Engaging with video-based platforms in recent months has been smooth sailing for many but a big adjustment for others, Dorsey said. In a survey conducted by CGK, 49% said they had used video chat for the first time in the last 30 days.

Leaders should make sure to inquire whether team members have the tools they need to work remotely. Four in 10 respondents reported lacking the necessary tools, and some don’t think to ask for them. “And it turns out the tools they often need are super-cheap,” Dorsey said. “A $50 solution can make that whole work situation much better.”

Generational views on what makes a good leader

Dorsey’s research suggests that perceptions of what it means to be a good leader in the current environment don’t match up to what employees actually want. In the CGK  survey, conducted in late April, the most sought-after traits by employees were:

  • Being honest and candid: 35%
  • Communicating clearly: 34%
  • Caring and empathetic: 25%
  • Being well-informed: 25%
  • Being well-prepared: 21%

“So much of the conventional wisdom out there is you’ve got to be strong and show you’re resilient — that’s what your team needs now,” Dorsey said. However, showing strength and resilience didn’t even place in the top 10.

Regarding the need for leaders to be caring and empathetic, people might assume the biggest proponents are millennials. In fact, they selected that trait less often than any other generation. They were more likely than other generations to select being well-prepared and quickly solving problems.

Empathy was much more likely to be prioritized by Gen Z members, who ranked it No. 2 behind being well-informed. “Millennials got made into a meme about empathy — [as if] we all need group hugs,” Dorsey said, but the data tells a different story.

Baby boomers and Gen Xers prize honesty and transparency. “They’re basically saying, ‘Hey, I’ve lived through a lot. Just tell me the truth, give it to me straight, and I’ll be able to figure out what I need to do.’”

Another bit of conventional wisdom that doesn’t pan out is the idea that the most effective managers are roughly the same age as their team members. “That’s totally not true,” Dorsey said. “It’s all about who adapts to lead.” 

6 steps to help leaders connect with all generations

Dorsey provided best practices that leaders should consider implementing to effectively manage members of every generation:

Provide specific examples of the performance you expect. Leaders should remember that new hires may not have much experience in healthcare. They may make mistakes that drain their managers’ time and derail workflows. Providing training using videos or images that illustrate responsibilities is time-saving and allows new employees to learn faster. Furthermore, “You can hold them accountable,” Dorsey said.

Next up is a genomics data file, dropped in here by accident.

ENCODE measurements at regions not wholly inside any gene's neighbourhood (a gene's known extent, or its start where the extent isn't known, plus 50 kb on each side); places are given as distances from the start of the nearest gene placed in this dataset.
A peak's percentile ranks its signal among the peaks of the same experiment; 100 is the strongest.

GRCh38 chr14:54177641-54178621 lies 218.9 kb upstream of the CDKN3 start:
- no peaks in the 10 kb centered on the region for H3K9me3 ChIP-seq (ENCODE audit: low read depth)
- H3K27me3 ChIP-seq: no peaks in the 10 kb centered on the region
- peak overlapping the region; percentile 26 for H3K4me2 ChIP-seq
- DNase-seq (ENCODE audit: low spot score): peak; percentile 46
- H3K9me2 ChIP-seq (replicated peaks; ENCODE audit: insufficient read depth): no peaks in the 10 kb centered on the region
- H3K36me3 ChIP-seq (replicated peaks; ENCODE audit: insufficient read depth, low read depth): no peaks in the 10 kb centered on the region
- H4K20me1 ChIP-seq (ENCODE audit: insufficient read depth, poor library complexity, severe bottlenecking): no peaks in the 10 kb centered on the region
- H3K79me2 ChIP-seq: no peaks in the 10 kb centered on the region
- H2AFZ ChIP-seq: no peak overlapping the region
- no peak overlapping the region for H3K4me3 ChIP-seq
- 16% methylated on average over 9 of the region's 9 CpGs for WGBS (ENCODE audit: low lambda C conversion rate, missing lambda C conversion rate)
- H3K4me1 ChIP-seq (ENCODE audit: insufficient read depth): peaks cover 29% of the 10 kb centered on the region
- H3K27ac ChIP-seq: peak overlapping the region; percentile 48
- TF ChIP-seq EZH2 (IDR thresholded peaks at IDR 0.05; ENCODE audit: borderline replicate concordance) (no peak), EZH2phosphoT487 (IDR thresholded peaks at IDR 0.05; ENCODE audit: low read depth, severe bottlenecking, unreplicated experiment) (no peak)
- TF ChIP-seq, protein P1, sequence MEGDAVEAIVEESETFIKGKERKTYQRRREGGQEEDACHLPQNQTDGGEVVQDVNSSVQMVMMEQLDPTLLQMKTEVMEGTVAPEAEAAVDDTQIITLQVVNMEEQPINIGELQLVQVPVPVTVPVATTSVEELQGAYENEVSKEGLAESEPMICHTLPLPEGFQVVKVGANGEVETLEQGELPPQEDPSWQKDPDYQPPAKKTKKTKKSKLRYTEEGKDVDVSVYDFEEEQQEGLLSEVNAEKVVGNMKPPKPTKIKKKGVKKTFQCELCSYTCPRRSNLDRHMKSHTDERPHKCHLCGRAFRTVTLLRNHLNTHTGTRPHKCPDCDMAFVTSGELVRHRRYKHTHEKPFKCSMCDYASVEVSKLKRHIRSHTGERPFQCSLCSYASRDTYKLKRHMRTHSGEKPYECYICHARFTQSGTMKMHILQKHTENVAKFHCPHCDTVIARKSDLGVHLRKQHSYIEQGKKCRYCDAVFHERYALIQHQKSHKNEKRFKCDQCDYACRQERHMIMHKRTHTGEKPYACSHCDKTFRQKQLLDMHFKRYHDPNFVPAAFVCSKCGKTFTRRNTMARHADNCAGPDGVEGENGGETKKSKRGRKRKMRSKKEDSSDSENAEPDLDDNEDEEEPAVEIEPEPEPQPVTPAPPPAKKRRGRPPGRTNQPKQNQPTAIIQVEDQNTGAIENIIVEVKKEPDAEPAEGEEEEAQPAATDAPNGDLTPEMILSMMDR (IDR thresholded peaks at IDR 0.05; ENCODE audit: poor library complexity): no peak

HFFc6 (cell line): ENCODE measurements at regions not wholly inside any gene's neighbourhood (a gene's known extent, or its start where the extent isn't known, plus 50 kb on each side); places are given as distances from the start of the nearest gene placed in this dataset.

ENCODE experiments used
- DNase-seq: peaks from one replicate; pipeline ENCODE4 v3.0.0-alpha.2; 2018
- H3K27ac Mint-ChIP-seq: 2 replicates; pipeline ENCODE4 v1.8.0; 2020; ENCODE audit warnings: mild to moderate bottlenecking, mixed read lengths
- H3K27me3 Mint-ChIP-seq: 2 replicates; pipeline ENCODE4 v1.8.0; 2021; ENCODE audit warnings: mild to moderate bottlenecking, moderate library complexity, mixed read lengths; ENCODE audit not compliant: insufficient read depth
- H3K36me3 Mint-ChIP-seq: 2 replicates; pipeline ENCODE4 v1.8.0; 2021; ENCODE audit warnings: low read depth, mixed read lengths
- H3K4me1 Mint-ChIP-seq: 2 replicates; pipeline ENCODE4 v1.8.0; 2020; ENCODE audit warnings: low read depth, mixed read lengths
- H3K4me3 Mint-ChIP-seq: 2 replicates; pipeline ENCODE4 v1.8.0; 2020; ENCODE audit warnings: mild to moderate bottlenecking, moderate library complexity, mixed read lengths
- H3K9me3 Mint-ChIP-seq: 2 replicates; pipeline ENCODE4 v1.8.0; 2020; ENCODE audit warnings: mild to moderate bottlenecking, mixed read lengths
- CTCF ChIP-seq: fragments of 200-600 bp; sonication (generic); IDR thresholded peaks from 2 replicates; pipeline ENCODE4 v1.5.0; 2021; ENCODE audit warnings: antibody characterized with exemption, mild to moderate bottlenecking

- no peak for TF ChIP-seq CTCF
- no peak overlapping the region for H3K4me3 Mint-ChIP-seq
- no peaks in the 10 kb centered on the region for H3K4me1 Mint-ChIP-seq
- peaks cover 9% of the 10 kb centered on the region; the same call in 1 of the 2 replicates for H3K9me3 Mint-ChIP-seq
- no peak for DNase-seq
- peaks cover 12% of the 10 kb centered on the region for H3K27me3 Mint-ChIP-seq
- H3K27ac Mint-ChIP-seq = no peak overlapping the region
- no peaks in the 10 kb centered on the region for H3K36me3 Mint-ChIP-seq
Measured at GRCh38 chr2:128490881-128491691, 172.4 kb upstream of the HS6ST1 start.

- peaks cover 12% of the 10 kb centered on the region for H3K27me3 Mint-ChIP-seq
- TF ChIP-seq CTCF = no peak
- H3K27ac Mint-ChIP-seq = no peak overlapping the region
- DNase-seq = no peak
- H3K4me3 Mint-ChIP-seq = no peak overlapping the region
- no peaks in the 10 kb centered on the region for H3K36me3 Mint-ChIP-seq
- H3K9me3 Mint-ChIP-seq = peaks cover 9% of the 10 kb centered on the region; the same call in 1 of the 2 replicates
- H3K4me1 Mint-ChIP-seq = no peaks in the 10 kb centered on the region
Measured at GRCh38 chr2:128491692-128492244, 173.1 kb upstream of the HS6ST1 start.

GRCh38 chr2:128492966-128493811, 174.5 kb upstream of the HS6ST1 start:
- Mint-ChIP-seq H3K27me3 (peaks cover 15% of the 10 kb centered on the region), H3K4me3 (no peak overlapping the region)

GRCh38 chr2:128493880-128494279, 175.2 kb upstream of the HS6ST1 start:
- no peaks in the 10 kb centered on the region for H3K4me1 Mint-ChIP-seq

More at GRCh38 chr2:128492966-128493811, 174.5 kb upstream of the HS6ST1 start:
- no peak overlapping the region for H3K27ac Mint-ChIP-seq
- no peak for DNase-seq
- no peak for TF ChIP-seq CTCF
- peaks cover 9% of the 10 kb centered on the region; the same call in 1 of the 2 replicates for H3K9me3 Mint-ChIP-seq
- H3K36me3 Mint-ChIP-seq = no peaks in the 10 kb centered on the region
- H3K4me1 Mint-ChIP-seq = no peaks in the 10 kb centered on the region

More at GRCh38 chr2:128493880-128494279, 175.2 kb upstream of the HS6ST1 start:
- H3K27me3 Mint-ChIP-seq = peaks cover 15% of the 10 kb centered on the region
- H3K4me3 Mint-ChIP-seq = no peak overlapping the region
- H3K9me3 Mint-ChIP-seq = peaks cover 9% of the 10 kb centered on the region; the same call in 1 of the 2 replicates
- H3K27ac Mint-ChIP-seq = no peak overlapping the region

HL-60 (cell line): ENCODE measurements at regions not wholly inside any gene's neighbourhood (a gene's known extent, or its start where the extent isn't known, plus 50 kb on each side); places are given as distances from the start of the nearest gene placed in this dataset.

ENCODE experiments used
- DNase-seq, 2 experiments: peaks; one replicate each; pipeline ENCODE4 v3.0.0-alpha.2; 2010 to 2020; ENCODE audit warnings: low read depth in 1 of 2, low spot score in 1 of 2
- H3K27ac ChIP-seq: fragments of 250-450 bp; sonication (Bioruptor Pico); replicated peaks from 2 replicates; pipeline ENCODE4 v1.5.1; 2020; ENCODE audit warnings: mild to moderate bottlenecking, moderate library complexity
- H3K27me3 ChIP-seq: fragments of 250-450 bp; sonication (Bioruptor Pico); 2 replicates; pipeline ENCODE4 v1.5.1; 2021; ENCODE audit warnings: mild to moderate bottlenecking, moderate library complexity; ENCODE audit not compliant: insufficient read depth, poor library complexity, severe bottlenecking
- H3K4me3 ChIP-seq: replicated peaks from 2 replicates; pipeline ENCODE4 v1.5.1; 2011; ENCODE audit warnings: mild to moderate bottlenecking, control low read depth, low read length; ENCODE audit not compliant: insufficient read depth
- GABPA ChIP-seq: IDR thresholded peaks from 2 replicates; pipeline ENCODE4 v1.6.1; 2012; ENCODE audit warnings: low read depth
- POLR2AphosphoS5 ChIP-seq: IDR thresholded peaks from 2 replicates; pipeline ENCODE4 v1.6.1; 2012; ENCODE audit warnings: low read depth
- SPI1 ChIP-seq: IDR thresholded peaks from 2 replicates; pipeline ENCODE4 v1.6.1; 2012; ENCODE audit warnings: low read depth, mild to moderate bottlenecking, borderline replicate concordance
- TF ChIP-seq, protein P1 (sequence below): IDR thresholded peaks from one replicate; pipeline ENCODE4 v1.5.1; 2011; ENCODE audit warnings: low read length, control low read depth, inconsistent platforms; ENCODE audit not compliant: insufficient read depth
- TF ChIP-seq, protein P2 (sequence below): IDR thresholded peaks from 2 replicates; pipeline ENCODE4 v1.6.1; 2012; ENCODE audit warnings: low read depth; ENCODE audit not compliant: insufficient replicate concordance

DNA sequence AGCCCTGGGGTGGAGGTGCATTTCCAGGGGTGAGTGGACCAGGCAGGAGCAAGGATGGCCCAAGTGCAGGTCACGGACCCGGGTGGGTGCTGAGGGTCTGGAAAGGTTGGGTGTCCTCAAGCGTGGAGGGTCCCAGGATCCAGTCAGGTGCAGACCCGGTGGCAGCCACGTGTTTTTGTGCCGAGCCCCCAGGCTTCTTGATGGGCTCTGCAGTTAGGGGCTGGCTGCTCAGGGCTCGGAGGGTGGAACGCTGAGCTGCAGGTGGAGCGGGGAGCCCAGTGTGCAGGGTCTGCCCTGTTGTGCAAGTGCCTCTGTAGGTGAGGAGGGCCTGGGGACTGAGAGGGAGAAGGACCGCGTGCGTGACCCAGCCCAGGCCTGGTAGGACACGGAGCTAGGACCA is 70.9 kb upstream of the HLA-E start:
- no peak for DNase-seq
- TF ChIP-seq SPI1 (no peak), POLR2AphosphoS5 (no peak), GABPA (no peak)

Share — and repeat — your North Star. A health system CEO may promote the organization’s vision, but managers and direct supervisors play crucial roles in reinforcing the message. “If that frontline manager doesn’t repeat it and echo it, then [employees] don’t trust it,” Dorsey said. Top executives should make a point of communicating that responsibility.

Offer communication aligned with each generation. Leaders should stay in touch with their team members frequently through text, chat or email. They should be sensitive to trepidation among younger employees, in particular, about whether a lack of communication indicates their job may be in jeopardy, Dorsey said. Gen Z and millennials prefer text and chat as modes of communication and may only read the subject line of an email. 

Recognize that how you let go of employees determines the attitudes of those who stay. Remaining employees may think, “Is that how they’re going to treat me if they have to let me go? Is that their true colors?” Keeping employees engaged and motivated becomes even more important after layoffs “because you’re trying to do more with less,” Dorsey said.

Be clear and consistent on non-negotiables. In the revenue cycle, these might include principles that guide interactions with consumers. “When people are working at home in their sweatpants, it’s easy to forget sometimes what those non-negotiables are,” Dorsey said. 

Deliver quick-impact feedback to maintain trust with younger employees. Quick modes of engagement such as text messaging help team members stay motivated and excited, Dorsey said. “It takes you five, 10, 15 seconds to let them know you’re thinking about them one day a week, and that may carry them for two, three, four, five weeks.”